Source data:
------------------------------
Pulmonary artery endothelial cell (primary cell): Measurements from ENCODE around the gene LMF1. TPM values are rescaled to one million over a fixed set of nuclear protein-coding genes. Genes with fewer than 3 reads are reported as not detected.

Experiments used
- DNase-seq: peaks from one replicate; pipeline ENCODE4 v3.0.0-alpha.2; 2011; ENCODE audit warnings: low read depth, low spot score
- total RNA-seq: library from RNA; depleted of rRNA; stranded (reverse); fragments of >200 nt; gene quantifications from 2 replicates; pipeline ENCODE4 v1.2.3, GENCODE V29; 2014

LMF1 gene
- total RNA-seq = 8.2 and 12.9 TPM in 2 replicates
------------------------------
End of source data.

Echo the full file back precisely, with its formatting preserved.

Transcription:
Pulmonary artery endothelial cell (primary cell): Measurements from ENCODE around the gene LMF1. TPM values are rescaled to one million over a fixed set of nuclear protein-coding genes. Genes with fewer than 3 reads are reported as not detected.

Experiments used
- DNase-seq: peaks from one replicate; pipeline ENCODE4 v3.0.0-alpha.2; 2011; ENCODE audit warnings: low read depth, low spot score
- total RNA-seq: library from RNA; depleted of rRNA; stranded (reverse); fragments of >200 nt; gene quantifications from 2 replicates; pipeline ENCODE4 v1.2.3, GENCODE V29; 2014

LMF1 gene
- total RNA-seq = 8.2 and 12.9 TPM in 2 replicates